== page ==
In 2021, the inadequacy of this system to provide a solution to vital issues of humanity was revealed even more strongly. It was revealed that no matter how tearful the speeches of the political servants of the great multinationals are, they are not at all interested in the life and prosperity of the poor, the workers and the peasants, the women and the youth.
Who built the seven gates of Thebes? The books are filled with names of kings. Was it the kings who hauled the craggy blocks of stone? —Bertolt Brecht, “A Worker Reads History”
Much academic debate about the origin of capitalism has actually been about the origin of capitalists. Were they originally aristocrats, or gentry, or merchants, or successful farmers? Far less attention has been paid to Brecht’s penetrating question: who did the actual work?
The answer is simple and of world-historic importance. Capitalism depends on the availability of large numbers of non-capitalists, people who are, as Marx said, “free in the double sense.” Free to work for others because they are not legally tied to a landlord or master, and free to starve if they don’t sell their labor-power, because they own no land or other means of production. “The possessor of labor-power, instead of being able to sell commodities in which his labor has been objectified … [is] compelled to offer for sale as a commodity that very labor-power which exists only in his living body.”
Environment is human right, said and resolved a recent UN meet. It’s a reiteration of an already discussed issue–essential to all of the human society. It’s a much important issue to the peoples in countries facing forces ravaging environment; and, ravaging of environment is an act against people as the act denies people’s right to life and existence.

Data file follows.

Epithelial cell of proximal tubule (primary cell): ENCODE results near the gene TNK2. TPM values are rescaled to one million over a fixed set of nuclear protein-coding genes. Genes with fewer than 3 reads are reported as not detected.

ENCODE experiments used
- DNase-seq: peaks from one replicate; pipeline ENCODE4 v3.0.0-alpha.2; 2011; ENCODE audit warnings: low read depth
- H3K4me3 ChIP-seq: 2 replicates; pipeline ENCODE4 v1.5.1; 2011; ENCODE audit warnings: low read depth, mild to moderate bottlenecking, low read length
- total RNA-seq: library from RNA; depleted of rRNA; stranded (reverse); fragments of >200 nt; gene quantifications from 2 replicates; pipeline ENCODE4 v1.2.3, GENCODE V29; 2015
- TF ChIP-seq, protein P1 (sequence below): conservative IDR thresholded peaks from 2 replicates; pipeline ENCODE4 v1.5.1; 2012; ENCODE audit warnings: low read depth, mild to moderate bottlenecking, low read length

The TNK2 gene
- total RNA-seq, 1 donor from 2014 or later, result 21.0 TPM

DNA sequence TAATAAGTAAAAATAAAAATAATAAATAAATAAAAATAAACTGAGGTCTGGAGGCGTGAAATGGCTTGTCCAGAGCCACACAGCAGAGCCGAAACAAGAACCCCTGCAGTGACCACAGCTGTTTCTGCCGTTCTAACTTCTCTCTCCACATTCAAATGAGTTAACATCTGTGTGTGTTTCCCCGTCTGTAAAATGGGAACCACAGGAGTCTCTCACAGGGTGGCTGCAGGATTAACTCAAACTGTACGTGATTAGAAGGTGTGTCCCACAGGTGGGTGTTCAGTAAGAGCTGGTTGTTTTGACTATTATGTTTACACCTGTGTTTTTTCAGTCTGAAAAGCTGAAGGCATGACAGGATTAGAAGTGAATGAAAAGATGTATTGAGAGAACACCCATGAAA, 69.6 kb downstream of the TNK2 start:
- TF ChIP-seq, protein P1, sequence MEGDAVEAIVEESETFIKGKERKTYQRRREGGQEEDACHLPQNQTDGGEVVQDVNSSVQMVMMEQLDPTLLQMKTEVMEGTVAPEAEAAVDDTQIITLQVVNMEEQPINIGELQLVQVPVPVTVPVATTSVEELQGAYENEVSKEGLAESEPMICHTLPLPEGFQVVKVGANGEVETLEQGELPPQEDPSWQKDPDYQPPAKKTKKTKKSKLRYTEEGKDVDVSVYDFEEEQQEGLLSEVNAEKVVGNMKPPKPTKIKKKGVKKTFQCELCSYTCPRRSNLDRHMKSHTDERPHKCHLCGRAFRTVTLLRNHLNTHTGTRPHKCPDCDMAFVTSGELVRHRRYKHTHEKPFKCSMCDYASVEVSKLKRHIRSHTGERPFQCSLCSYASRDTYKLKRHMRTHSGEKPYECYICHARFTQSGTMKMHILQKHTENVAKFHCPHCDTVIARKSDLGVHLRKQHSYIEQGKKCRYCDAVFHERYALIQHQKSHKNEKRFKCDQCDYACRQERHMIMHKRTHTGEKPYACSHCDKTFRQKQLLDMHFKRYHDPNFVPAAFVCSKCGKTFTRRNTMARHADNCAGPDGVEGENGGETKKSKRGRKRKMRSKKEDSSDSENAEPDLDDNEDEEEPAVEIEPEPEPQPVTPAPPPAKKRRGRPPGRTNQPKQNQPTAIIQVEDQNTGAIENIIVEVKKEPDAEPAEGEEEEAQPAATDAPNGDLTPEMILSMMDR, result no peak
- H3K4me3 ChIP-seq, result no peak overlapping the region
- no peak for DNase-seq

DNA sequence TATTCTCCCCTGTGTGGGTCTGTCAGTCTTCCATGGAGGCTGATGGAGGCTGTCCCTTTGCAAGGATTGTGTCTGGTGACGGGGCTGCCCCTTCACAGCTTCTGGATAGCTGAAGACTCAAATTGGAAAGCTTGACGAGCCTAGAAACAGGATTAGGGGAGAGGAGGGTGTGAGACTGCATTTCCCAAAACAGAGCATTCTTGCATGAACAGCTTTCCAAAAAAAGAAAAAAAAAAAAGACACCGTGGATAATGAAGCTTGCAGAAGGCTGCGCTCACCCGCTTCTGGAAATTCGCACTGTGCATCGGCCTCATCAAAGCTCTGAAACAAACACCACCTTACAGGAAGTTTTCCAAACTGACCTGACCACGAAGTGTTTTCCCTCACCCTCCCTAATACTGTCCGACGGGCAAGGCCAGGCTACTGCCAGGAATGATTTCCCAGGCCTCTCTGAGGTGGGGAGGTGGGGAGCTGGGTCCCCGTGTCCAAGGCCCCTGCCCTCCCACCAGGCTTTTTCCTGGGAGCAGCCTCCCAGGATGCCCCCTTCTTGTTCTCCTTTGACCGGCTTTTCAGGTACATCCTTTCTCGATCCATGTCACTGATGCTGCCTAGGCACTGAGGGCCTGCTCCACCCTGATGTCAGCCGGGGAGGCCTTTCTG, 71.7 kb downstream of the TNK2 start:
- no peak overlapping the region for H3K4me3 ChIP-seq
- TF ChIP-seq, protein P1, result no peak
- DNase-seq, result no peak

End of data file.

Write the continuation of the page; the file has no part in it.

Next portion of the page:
Reiterating and implementing the environment right empowers people, created/widens people’s space for a democratic life, as environment itself is an area for democracy, for people’s participation. There’s no scope for individualism, neither for person nor for capital–irrespective of capital’s power–in the area of environment. The reasons:
 No individual or a coterie of individuals create/can create livable environment at no level. Having a livable environment is collective contribution.
 No capital or an alliance of capitals create/can create livable environment with its own power. Without labor, capital is lame, useless–incapable of moving a single grain of sand a millimeter.
Over 10,000 John Deere union employees are going on strike after failing to conclude a collective bargaining agreement. UAW is stating the the company would not come to an agreement over pay, retirement benefits, and improvements in working conditions for the workers.
“Our members at John Deere strike for the ability to earn a decent living, retire with dignity and establish fair work rules,” said Chuck Browning, Vice President of UAW Agricultural Implement Department.
As Striketober continues to grow, unions are taking up the fight against the two-tier wage system. To put an end to the divisions between generations of workers and ensure equal pay for equal work, it is essential that unions continue this fight until they win.
At the picket lines of striking Kellogg’s workers, sign after sign read the same slogan: “equal pay for equal work.” It is a sentiment a number of workers described to us when we asked them what they’re fighting for. They stressed that they’re fighting against a two-tier system that has divided workers since their last contract was implemented six years ago. They spoke of how unfair it is that more recently hired workers doing the same work alongside older workers on the production line make significantly less in wages and benefits. While senior Tier 1 workers get to choose whether or not they do overtime, overtime hours are forced upon Tier 2 workers in chronically understaffed facilities, many of whom are forced to work 16-hour days, seven days a week. At a rally at the Lancaster ticket in Pennsylvania on Saturday, October 9, a worker, Andrew Johnson, described how Kellogg’s hired new workers with the promise of higher pay and the same benefits that Tier 1 workers get. Yet, after joining, they soon saw how empty those promises were, as there were little to no opportunities for Tier 2 workers to advance. Now, faced with new contract negotiations, Kellogg’s workers are emphatically declaring their solidarity with their more junior coworkers and their right to earn equal pay for equal work. It is a fight they all see as their own.